In this first category are a couple of the DAILY bloggers I follow. Honestly, I have no idea how they pull this off. Back when I still had a full-time job, sweating out a blog post once a week felt like a Herculean effort. And yet somehow, these folks produce something fresh, interesting, and thought-provoking EVERY SINGLE DAY!

Mitch Teemley writes a blog called The Power of Story, which you can find here. Mitch is a funny guy and also a deep person of faith. He is a novelist, a screenwriter, a former stand-up comedian, and a humble seeker. I can always count on Mitch to push me to think more deeply and laugh more heartily than just about anyone I know.

Stephen Black is another favorite of mine. His blog is titled Fractured Faith and he regularly offers one of the most vulnerable, thought-provoking testimonies to life’s challenges that you will ever read. Stephen lives, works, and writes in Northern Ireland. Besides cranking out daily, high-quality blog insights, he works at a full-time job, is married, has three teenage children, and has just published his second, full-length novel. Somehow I assume he also eats and sleeps, but honestly, I have no idea how.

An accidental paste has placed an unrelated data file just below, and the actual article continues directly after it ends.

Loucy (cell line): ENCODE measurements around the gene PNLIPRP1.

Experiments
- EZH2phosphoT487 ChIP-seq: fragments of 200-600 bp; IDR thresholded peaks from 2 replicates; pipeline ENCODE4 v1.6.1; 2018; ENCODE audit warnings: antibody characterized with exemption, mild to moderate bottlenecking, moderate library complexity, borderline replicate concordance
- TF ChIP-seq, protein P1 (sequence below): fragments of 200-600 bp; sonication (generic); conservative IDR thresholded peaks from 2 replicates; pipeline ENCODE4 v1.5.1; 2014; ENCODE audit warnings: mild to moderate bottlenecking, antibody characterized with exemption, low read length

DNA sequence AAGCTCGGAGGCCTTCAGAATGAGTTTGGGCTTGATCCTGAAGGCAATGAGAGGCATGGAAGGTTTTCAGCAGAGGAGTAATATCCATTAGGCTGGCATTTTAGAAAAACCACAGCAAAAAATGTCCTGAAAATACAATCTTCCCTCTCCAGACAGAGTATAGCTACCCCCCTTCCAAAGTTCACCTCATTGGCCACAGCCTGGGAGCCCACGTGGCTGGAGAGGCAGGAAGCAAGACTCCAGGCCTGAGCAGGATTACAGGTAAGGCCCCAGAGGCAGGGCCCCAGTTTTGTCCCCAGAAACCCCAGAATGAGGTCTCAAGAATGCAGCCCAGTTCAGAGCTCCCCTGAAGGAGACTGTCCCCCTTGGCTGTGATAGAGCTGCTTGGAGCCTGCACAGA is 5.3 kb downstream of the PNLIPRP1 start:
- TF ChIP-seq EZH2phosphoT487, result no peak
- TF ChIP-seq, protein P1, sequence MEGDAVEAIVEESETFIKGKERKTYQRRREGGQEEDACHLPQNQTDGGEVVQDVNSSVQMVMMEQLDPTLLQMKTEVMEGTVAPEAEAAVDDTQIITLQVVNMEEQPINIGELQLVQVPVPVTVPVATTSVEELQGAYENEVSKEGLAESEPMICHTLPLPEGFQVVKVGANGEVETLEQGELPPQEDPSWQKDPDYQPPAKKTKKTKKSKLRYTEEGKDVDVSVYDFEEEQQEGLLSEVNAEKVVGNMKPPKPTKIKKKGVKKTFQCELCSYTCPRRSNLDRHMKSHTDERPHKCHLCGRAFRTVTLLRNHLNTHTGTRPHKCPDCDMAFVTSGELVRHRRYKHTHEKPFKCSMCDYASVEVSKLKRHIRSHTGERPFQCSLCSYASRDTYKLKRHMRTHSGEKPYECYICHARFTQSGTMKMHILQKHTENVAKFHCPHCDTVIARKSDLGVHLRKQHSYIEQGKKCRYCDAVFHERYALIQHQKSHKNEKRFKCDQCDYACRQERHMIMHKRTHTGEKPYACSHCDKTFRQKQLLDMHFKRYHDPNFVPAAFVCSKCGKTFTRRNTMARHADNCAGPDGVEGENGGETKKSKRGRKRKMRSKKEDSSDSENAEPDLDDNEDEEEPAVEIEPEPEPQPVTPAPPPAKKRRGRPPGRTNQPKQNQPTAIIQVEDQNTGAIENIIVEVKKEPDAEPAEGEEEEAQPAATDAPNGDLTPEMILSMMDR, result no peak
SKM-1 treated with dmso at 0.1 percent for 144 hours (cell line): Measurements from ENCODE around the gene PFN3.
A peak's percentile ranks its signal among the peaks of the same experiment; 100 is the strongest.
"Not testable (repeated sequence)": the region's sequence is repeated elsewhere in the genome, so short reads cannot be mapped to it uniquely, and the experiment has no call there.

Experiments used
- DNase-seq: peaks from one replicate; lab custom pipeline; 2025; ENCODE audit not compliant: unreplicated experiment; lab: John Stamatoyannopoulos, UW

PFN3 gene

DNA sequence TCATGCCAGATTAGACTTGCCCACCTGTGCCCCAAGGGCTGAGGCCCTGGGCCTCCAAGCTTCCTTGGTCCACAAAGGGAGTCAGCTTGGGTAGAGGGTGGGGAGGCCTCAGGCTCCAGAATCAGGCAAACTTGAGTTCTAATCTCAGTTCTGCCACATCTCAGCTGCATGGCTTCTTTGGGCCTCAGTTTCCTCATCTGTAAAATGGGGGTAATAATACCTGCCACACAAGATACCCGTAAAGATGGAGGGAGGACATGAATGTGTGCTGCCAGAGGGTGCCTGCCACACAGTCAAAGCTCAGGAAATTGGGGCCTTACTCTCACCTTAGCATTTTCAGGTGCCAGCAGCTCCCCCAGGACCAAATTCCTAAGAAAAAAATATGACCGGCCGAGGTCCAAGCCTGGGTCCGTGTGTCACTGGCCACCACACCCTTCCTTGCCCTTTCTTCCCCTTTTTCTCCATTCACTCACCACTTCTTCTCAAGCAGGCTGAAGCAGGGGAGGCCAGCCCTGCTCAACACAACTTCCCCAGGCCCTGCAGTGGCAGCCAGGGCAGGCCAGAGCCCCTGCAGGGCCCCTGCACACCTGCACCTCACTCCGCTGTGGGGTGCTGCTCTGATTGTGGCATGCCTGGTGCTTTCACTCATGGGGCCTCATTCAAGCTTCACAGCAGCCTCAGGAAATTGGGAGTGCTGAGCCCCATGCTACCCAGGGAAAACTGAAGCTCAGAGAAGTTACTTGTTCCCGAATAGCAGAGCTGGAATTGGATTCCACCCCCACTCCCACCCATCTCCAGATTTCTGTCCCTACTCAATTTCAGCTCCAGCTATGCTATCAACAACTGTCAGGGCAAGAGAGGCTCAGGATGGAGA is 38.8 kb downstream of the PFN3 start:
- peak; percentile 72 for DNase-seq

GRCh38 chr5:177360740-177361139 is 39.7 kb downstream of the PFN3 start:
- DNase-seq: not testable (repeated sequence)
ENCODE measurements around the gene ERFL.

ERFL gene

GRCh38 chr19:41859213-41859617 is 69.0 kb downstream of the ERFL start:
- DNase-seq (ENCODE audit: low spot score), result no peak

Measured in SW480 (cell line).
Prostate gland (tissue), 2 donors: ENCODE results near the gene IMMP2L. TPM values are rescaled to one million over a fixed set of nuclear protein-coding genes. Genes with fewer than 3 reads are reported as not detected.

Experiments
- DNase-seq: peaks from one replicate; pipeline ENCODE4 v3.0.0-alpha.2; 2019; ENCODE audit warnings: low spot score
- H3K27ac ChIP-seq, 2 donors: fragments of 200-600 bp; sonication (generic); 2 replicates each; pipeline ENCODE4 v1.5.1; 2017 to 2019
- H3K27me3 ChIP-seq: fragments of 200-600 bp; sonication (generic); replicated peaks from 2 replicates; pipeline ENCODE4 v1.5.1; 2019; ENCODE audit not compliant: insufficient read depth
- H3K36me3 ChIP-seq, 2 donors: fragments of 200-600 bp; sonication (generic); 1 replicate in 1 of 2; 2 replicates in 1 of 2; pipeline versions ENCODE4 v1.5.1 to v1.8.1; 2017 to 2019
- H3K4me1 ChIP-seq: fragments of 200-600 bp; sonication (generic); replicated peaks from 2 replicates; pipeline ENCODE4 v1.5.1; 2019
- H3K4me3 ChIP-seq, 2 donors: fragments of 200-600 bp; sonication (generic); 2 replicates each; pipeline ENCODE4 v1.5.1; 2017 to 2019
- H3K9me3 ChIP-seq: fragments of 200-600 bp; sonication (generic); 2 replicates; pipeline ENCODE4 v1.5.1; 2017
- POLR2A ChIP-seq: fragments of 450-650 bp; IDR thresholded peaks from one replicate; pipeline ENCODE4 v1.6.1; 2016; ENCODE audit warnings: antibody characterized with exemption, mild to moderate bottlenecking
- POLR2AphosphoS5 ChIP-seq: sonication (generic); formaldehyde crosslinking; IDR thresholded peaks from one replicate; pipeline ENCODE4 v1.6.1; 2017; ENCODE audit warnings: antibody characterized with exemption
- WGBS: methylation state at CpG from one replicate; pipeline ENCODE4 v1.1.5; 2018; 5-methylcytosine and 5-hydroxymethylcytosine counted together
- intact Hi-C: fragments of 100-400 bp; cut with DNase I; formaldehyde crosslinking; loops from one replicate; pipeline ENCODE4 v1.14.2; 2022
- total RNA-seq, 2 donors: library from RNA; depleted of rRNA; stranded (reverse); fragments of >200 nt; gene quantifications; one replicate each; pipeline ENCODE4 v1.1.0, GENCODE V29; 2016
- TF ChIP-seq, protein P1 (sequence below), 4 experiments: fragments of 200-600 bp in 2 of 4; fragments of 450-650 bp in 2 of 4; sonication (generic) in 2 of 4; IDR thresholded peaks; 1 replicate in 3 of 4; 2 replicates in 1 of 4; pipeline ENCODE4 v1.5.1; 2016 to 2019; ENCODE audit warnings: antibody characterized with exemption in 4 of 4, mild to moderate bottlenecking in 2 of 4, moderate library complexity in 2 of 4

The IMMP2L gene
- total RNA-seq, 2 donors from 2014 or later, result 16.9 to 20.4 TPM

Chandra Lynn offers another daily blog called Pics and Posts. It offers a wide range of material and viewpoints, but can always be counted on to make you think a little more deeply and feel a little more honestly. Two of her on-going features are her Wordless Wednesdays and her Tree Love Thursday posts.

Again… I have all the love and respect in the world for people like this who have the passion and self-discipline to make a daily practice of their writing craft. Check them out and see if you don’t agree. You will always find a little “Follow” button somewhere on the right-hand side of the page if you want to make them a regular addition to your reading list.